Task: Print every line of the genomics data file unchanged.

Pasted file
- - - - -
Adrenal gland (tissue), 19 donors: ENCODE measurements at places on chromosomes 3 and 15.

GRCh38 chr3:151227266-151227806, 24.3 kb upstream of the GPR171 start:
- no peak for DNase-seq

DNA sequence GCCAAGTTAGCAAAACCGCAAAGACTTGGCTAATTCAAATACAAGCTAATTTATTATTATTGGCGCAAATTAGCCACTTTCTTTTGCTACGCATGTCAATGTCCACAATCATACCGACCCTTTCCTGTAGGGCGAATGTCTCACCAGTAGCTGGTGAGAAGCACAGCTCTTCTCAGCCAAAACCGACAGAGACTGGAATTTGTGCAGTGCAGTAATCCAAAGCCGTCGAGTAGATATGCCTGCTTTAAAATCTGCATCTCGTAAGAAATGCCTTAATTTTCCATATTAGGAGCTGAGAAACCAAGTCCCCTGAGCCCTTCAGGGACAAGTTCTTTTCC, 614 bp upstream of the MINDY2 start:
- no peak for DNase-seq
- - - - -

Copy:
Adrenal gland (tissue), 19 donors: ENCODE measurements at places on chromosomes 3 and 15.

GRCh38 chr3:151227266-151227806, 24.3 kb upstream of the GPR171 start:
- no peak for DNase-seq

DNA sequence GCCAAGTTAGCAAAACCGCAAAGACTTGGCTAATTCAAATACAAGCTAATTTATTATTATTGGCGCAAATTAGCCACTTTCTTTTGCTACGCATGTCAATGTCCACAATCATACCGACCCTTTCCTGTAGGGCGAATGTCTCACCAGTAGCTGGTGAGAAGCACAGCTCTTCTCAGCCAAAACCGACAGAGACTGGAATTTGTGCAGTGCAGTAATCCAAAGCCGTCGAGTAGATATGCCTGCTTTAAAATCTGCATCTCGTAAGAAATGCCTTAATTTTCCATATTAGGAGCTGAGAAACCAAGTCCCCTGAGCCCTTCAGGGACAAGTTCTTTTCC, 614 bp upstream of the MINDY2 start:
- no peak for DNase-seq